Transportationby Eve Andersson
In central Stockholm, the main shopping street, Drottninggatan, is pedestrian-only. Since Stockholm is built on islands, water is never far away and it is a short walk to the ferry terminal where you can catch boats to Drottningholm or any of the various islands in the archipelago. From central Stockholm, you can take the historic tram to a number of museums, all within a small radius. There are clean busses, an extensive subway, and taxis in Stockholm cost approximately what they would cost here.
On Gotland, however, having a car is absolutely necessary. That isn't true if you intend to stay in Visby; all of visby can be covered on foot (indeed, it was not always fun trying to maneuver a car through the skinny streets, and during some summer months, cars are not allowed inside the city walls).
We did spot some tourist busses touring the roads around the island, but I would not recommend that mode of transportation. The people on the busses were trapped inside listening to the guides and didn't even get out to look closely at the attractions they had stopped to see. There are plenty of car rental agencies on the island.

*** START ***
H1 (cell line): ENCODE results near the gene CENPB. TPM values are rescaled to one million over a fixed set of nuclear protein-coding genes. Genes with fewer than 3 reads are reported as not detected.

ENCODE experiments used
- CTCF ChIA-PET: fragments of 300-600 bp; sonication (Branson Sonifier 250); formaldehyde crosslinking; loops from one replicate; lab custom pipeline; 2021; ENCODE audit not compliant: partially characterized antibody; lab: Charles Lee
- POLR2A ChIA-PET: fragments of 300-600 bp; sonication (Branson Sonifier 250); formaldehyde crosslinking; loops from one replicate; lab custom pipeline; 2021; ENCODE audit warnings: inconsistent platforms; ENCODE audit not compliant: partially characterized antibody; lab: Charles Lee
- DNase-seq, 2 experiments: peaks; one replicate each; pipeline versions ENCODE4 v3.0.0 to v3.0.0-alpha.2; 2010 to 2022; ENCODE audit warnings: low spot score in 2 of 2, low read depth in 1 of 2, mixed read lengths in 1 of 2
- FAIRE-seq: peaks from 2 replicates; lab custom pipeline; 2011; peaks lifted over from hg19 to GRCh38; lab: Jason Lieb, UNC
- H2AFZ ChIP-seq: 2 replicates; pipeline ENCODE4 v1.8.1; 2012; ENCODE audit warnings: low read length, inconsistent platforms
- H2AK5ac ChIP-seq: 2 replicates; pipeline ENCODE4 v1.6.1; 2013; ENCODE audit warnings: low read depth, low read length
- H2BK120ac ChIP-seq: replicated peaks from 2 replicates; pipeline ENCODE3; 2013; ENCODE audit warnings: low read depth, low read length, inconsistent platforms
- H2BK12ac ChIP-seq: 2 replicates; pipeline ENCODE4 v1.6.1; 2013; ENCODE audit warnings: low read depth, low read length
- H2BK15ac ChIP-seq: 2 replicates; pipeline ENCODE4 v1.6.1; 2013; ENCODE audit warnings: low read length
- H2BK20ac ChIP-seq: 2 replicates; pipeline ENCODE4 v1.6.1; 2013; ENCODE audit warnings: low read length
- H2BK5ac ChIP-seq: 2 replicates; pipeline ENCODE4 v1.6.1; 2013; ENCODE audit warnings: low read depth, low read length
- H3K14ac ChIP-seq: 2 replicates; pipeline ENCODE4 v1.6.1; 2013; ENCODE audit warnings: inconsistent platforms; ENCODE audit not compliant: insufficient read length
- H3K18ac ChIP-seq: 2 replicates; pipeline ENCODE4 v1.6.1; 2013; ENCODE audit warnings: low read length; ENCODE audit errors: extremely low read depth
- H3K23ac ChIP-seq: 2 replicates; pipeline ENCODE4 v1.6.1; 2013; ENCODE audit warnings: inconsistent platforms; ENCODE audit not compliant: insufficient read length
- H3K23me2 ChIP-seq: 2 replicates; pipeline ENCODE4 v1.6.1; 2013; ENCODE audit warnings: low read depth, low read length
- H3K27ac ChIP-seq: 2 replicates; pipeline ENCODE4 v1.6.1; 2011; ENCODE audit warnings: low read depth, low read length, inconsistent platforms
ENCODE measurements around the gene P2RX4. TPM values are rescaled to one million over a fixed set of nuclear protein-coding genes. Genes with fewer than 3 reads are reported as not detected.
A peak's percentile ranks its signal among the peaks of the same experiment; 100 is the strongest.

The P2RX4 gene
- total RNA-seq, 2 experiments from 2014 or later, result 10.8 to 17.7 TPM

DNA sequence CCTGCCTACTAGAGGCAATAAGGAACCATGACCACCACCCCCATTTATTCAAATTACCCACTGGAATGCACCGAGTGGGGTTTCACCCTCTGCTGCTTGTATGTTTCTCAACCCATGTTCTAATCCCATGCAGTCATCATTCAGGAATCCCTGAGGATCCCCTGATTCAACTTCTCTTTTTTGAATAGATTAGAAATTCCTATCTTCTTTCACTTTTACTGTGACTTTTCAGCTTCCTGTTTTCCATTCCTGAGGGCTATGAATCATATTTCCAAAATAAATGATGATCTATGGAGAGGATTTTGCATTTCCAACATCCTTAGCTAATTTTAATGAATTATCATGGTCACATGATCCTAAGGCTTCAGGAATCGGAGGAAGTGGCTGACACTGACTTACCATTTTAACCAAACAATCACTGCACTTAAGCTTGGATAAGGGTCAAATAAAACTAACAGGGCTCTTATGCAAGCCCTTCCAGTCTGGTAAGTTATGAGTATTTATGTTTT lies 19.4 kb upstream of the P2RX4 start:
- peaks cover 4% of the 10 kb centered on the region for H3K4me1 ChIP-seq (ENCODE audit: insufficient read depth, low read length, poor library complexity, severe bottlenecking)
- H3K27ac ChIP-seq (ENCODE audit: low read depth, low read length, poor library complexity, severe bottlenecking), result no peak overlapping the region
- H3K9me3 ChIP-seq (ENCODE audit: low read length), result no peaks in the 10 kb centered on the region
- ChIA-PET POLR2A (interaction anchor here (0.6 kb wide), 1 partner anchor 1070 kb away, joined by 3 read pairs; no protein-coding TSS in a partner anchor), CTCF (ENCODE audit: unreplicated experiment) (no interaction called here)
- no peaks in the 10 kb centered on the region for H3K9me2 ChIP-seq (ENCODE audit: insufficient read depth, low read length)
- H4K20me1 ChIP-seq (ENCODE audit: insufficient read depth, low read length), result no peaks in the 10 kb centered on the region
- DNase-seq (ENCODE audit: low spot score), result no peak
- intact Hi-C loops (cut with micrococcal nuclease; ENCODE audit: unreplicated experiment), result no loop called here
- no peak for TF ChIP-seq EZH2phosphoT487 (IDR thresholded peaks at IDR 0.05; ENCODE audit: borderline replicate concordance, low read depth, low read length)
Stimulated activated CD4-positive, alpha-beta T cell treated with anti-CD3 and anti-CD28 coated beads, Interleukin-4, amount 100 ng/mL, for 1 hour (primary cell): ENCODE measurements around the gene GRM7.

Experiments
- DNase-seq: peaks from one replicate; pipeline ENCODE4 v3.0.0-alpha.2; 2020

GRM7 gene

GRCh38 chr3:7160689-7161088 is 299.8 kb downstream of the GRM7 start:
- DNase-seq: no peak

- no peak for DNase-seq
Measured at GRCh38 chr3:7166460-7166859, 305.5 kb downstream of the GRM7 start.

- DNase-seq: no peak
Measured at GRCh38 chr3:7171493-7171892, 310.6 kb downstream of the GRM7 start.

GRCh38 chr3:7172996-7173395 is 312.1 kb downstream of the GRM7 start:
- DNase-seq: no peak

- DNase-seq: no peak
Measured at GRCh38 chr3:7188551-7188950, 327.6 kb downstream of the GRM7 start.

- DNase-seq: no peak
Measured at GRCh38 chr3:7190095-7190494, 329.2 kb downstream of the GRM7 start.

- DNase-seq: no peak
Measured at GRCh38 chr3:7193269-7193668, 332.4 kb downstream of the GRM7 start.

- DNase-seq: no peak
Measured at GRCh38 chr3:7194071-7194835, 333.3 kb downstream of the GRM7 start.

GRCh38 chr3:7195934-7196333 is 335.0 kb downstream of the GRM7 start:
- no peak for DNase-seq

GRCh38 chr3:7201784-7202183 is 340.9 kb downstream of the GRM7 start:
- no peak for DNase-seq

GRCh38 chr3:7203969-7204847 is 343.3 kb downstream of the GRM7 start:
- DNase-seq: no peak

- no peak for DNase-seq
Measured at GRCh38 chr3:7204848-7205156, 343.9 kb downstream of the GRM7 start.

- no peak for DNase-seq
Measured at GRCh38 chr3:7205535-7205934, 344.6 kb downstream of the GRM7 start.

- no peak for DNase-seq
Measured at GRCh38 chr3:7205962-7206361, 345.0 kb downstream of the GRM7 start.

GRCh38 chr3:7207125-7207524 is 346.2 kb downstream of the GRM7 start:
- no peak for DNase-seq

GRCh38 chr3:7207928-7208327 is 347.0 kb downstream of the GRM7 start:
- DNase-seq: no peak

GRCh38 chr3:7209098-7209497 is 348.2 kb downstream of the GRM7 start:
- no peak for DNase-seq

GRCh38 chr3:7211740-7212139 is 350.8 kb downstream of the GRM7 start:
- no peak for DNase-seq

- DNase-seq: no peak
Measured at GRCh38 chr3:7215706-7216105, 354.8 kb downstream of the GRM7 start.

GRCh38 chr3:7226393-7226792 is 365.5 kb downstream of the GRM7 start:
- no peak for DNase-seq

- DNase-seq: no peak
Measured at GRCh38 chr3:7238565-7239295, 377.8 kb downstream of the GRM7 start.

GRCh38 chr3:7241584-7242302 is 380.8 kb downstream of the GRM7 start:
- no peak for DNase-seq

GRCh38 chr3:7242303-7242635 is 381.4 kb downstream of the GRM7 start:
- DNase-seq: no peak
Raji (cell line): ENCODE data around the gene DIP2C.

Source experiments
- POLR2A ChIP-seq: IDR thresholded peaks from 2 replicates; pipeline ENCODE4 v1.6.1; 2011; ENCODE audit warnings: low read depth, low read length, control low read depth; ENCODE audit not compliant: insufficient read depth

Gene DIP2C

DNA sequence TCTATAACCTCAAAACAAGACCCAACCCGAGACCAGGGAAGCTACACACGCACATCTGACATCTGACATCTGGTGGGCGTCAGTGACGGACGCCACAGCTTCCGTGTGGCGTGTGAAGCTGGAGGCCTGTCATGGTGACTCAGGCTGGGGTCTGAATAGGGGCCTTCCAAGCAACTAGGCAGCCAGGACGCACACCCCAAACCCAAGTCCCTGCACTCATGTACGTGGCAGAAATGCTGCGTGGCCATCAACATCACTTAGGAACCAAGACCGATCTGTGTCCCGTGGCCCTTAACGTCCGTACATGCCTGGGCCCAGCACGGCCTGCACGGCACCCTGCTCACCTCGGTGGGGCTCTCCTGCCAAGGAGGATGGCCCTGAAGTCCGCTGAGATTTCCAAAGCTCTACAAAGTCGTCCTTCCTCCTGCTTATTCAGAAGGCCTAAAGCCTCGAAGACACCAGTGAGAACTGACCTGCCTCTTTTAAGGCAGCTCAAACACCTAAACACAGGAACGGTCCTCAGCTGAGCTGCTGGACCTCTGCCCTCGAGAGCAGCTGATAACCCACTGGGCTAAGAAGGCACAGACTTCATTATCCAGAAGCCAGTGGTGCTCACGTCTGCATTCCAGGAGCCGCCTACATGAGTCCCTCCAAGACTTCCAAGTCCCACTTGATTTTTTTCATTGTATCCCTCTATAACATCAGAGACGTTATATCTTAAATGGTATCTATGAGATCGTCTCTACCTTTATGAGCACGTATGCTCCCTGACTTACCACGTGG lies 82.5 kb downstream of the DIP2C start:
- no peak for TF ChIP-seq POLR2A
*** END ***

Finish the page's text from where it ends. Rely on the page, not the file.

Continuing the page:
Despite the wind and rain when we were there in late August, some brave souls were bicycling around the island. Evidently, this is a popular activity in the middle of the summer and there are plenty of places to rent bicyles.
For long-distance travel around Sweden, trains are convenient, as they are in any European country. In Sweden the trains are clean and punctual. If you take the train to northern Sweden, you will enjoy a view of trees. And nothing else.